Brainstorming Ideas to Sort
make any comments and notes here . feel free to edit and organize.

LESSONS OUTINE - develop the basic Outline.

      1. Lesson 1 - Your Definitions and Empathy as a Way of Being Model

            1. Your Definitions

            2. Introduce Empathy as a Way of Being Model

                1. you have read the Carl Rogers articles. this is the foundation of the definition of Empathy as a Way of Being with many facets that we will be explaining.. In this course we will look at some of the main facets of this way of being.. you will have a framework, model, map,

                2. it is also our intention to have this model be practical and useful. that is helps to understand what is going on in the empathy circle.

                3. Limitations of Rogers - he worked mainly in a client therapist framework, even though towards the end of his life was try to broaden the applications into education, families, work, and international conflict resolution.

                4. Limitations of Thearapudic Model. it is a facet of the way of mode.

            3. Notes:

              1. Trainer identifies

              2. Participants can talk about their definitions. we get started with an empathy circle for participants to get grounded in the empathy circle.

              3. In Lesson one we give an overview of the Empathy as Way of Being. more of an easier start where everyone can get to know each other,

              4. Give your definition and identify it in empathy circle. point to the action and give it a name

              5. create the informational model and put it into a slide show and then into a stand alone video.

            4. Presentation

            5. Exercises, Role Plays and Empathy Circles.

                1. do an empathy circle to discuss.

                2. Circle Topic: How do you define empathy and where do you see it manifesting in the Empathy Circle?

      2. Lesson 2 - Empathy Model: Self-Empathy

            1. Presentation

            2. Exercises, Role Plays and Empathy Circles.

            3. Lead: Priyanka?

      3. Lesson 3 - Empathy Model: Imaginative Empathy

            1. Presentation

            2. Exercises, Role Plays and Empathy Circles.

            3. Lead: Violeta?

      4. Lesson 4 - Empathy Model: Relational Empathy, etc.

            1. Presentation

            2. Exercises, Role Plays and Empathy Circles.

            3. Lead:

      5. Lesson 5 -- Blocks to Empathy

            1. Presentation

            2. Exercises, Role Plays and Empathy Circles.

            3. Lead:

      6. Lesson 6 - Compare and Contrast Other Empathy Models

            1. Presentation

            2. Exercises, Role Plays and Empathy Circles.

            3. Lead:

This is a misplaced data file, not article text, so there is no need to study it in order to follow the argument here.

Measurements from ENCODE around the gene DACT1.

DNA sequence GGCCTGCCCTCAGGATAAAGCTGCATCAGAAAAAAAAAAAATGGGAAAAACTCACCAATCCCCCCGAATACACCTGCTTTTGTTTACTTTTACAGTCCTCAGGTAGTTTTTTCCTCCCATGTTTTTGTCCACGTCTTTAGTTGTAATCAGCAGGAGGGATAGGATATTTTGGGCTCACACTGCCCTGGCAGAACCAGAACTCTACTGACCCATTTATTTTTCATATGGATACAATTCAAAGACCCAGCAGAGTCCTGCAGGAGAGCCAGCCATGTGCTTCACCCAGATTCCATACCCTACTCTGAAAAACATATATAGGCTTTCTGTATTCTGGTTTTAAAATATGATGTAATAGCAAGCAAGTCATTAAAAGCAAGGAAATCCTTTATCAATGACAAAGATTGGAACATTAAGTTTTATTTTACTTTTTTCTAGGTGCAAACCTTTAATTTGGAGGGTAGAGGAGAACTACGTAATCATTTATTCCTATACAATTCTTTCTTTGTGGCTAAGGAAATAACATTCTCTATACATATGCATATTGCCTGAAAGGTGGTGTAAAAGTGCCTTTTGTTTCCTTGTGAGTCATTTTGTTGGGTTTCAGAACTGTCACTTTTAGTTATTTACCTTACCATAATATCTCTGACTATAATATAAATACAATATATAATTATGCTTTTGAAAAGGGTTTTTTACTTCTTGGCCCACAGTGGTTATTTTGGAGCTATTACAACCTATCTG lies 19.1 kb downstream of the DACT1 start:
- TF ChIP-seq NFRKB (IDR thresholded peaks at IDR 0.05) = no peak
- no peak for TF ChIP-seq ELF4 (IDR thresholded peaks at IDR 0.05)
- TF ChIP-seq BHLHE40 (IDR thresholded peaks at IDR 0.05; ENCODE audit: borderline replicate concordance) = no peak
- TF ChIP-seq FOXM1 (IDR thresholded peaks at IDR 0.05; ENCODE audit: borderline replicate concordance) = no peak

7. Lesson 7

      8. Lesson 8

Organizing Our Work
Creating a Definition of Empathy Course/Workshop could be a way to organize the definitions work we have been doing. I find that if I have to create a workshop, I have to focus on getting the work done and in a way that people can understand.

Feedback Refines the Definition
Presenting the work in a workshop and getting feedback from students can help with refining the definitions. The ongoing feedback helps with refining the definition and training.

A Foundation for Other Documents
Creating the course can be the foundation of an

      1. Article -- for general public

      2. Paper -- for an Academic Journal

      3. Book

      4. Video

A Reproducible And Scalable Training
The workshop can be reproducible. It can be recorded and presented as a as stand along didactic training.

Empathy Circle as Defining Context
We use the Empathy Circle as a experiential context for the training. The definition is developed using the Empathy Circle. The definitions are mapped onto the experience of the Empathy Circle. Participants will take part in didactic and experiential activities. They will experience the facets of empathy in the context of the Empathy Circle. They will be able to point to their experiences in the empathy circle and name the aspect of empathy.

Part of a Larger Course Series
The course is part of a larger empathy course. It could be a pre or post module course for the Empathy Circle Facilitator Training (ECFT). It includes;

  1. Defining Empathy Module - 5 week

  2. Empathy Circle Facilitator Training -- the 5 week Empathy Circle Facilitator Training on how to facilitate Empathy Circles

  3. Restorative Empathy Circle Training -- a future training on using the Empathy Circle to mediate conflict i.e. Restorative Empathy Circle Training.

  4. Deeper Empathy -- Create a course that trains in listening more deeply AND speaking more deeply.

  5. Etc.

Standardized Format
Use a similar format as the Empathy Circle Facilitator Training so that there can be a consistent format and style. ?